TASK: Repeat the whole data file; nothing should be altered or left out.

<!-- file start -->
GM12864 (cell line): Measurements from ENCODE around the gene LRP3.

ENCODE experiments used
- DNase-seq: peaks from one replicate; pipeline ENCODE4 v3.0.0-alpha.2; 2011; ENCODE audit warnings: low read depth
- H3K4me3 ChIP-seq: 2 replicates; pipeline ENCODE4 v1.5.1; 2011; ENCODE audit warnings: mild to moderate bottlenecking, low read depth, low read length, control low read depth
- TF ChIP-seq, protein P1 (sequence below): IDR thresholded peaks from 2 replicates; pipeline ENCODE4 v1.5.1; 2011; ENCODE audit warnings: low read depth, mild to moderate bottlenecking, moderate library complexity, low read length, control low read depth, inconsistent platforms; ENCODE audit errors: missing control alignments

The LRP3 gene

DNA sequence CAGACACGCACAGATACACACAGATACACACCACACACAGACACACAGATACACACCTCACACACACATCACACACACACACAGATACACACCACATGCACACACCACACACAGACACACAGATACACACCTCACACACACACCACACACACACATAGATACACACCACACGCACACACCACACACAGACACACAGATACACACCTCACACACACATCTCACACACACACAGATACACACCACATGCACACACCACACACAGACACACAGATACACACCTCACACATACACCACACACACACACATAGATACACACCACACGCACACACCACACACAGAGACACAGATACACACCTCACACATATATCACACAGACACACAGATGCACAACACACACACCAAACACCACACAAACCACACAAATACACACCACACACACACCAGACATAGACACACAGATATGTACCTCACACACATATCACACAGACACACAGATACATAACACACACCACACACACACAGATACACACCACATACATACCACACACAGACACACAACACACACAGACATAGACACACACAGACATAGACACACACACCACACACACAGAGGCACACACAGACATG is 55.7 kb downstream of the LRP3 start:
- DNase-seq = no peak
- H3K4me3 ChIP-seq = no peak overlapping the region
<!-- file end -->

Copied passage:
GM12864 (cell line): Measurements from ENCODE around the gene LRP3.

ENCODE experiments used
- DNase-seq: peaks from one replicate; pipeline ENCODE4 v3.0.0-alpha.2; 2011; ENCODE audit warnings: low read depth
- H3K4me3 ChIP-seq: 2 replicates; pipeline ENCODE4 v1.5.1; 2011; ENCODE audit warnings: mild to moderate bottlenecking, low read depth, low read length, control low read depth
- TF ChIP-seq, protein P1 (sequence below): IDR thresholded peaks from 2 replicates; pipeline ENCODE4 v1.5.1; 2011; ENCODE audit warnings: low read depth, mild to moderate bottlenecking, moderate library complexity, low read length, control low read depth, inconsistent platforms; ENCODE audit errors: missing control alignments

The LRP3 gene

DNA sequence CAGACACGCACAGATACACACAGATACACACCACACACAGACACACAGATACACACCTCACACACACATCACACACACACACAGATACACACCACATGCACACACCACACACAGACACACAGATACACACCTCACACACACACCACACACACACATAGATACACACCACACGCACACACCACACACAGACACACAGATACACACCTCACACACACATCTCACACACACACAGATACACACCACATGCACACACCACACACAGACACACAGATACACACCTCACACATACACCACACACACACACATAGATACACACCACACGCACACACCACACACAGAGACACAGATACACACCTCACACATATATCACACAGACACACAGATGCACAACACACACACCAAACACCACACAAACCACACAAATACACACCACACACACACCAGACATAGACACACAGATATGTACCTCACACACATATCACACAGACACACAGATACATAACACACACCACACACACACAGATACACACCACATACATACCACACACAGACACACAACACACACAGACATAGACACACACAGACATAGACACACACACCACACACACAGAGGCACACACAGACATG is 55.7 kb downstream of the LRP3 start:
- DNase-seq = no peak
- H3K4me3 ChIP-seq = no peak overlapping the region